Even though David rested at the Maclaren house for nearly a month and the entire area knew of his stay, no soldiers or magistrates bothered him. The only remarkable event which occurred involved a visit from the infamous Robin Oig, son of Rob Roy. Though he was wanted for several crimes, he walked in this area untouched and entered the house of the Maclarens, an enemy, with ease. Duncan and David were anxious because Robin arrived at the time when Alan normally visited. Robin wished to see David because he had known a surgeon whose last name was Balfour. David was ashamed to admit that he knew nothing about his relatives so he could not tell Robin whether he was related to the surgeon. Robin looked disgusted and rose to leave without excuse, when Alan walked in. The two stood face to face, glaring at each other.
Their conversation soon progressed into talk of dueling. David almost got out of bed to stop them, but Duncan stepped in between and slyly challenged them to prove who was the best piper. The two men fell for this and began arguing over who was the best. Duncan brought out his pipe and Robin began. His tune was nice but uninteresting. Alan's tune improved upon Robin's and flowed into ravishing variations. Robin took his pipe and played Alan's tune note for note before illustrating his skill by reworking each variation to an incredible new height. Alan was forced to admit that Robin was more talented than he. After this point, the two ate, drank, and played through the night.
After the peaceful resolution of the quarrel between David and Alan, at least to the point where they are friendly to each other again, the reader is witness to quite another type of quarrel in this chapter. Supporting the themes of duality, during the instances in which we have observed Alan committing the greatest folly, David has not been present to effect his decision making. Granted, David is quite inept at decision making himself but his presence appears to allow Alan to take a greater number of concerns into consideration. For instance, while David is brought into the Stewart's home with James, Alan runs outside and dresses himself in his tattered and incriminating French clothing. While David is ill and feverish due to illness at Cluny's Cage, Alan wheedles David for money and then loses it. In this chapter, while David again is ill, Alan nearly duels with a man in his gracious host's home. Though the event would not have been ridiculous for the time period, the decision to fight would not have been beneficial for either side and there was no reason to fight beyond that the two men saw each other.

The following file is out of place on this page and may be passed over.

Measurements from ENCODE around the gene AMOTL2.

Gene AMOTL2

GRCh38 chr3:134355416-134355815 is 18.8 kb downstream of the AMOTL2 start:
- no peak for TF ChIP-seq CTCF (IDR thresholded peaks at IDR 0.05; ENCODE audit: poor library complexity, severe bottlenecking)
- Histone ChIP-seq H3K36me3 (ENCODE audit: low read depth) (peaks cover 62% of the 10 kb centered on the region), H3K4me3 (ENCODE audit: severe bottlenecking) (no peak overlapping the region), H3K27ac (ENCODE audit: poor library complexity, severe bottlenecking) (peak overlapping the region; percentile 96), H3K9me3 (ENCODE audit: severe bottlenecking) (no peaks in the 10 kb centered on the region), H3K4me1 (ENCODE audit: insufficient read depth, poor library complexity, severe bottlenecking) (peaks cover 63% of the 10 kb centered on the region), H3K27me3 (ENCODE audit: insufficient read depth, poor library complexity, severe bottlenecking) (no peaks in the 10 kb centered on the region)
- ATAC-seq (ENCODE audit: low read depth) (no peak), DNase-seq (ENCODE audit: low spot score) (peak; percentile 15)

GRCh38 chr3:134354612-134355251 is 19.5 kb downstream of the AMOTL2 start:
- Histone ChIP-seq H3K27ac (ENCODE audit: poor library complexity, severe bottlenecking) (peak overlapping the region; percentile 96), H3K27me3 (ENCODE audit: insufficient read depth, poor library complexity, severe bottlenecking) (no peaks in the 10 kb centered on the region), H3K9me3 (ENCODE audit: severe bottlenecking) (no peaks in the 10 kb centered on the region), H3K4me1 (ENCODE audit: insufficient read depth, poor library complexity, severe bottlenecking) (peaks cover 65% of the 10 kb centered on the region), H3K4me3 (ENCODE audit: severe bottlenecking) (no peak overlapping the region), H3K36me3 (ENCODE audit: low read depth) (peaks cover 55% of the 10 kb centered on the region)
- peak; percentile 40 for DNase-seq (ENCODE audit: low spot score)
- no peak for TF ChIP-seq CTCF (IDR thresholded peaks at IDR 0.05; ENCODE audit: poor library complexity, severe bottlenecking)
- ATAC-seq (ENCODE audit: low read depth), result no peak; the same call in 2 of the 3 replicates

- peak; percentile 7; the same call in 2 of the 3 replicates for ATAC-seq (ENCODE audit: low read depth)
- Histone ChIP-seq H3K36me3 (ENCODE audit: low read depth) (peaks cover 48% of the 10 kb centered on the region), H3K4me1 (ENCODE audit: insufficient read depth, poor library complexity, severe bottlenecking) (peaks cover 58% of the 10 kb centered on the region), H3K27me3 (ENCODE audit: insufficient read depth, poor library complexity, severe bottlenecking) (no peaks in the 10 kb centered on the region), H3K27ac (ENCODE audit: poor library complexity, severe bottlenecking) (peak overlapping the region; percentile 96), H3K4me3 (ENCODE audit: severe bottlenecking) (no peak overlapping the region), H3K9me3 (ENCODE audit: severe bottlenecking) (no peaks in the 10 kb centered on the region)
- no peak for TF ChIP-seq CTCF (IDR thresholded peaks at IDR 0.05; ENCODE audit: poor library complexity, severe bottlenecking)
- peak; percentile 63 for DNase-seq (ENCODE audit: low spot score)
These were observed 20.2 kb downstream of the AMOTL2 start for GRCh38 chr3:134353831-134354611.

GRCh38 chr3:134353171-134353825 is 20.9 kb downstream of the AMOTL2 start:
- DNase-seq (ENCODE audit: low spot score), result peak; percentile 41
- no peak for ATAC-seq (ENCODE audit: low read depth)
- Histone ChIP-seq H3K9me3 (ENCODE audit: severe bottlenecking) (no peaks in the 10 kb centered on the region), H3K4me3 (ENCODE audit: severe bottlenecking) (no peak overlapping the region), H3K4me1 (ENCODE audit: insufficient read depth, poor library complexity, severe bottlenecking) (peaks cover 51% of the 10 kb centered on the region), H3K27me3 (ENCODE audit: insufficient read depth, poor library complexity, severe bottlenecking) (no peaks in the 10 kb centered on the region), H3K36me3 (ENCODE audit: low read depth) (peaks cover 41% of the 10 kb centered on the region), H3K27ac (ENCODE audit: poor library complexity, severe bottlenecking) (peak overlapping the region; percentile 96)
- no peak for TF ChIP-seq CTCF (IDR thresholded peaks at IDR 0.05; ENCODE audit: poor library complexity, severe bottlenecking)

This brings us back to Alan's romantic, irrational sensibility as a Highlander. He reacts to life circumstances through passion, emotion, strongly held ideals. These ideals often revolve around the ancient prejudices roused in the last chapter, where the Lowlander views the Highlander as a barbarian and the Highlander views the Lowlander as a conservative moralist. Furthermore, rivalries between clans within the Highlands often caused nearly as much tension and violence, as we saw when Red Fox was killed and now when Alan and Robin want to fight because of who they are. Peace is restored thanks to the pipe because it offers a peaceful manner of competition. The pipe thus functions as a metaphor for the restoration of peace and the smoothing over of differences. Through David's eyes and the theme of duality within the self, Stevenson portrays the foolishness of prejudice.
The pipe, thus, can also be a metaphor for the bond between our two heroes. The critic, Eigner, likens their relationship to the bond which forms between Huck and Jim in Mark Twain's The Adventures of Huckleberry Finn. The parallels between the plot structures and secondary characters are many. As he explains, "[Each hero] begins a long journey in the company of an older man of a different, supposedly more primitive race, a man who is a fugitive from justice and a suspected murderer." The major difference in the two novels is in scope. Huckleberry Finn is obviously filled with greater political struggle, judgment, and social overtones. However, critics such as Leslie Fiedler, assert that Kidnapped is rich in psychological elements which can be evidenced from the bond between the two heroes who are at once dopplegangers and two conflicting halves of one self. As Fiedler concludes, "[T]hey war within Stevenson's single country and in his single soul." Thus whether one views the novel as psychological romance or adventure story, it is important to recognize the symbolic complexity contained in the relationship between the two main characters.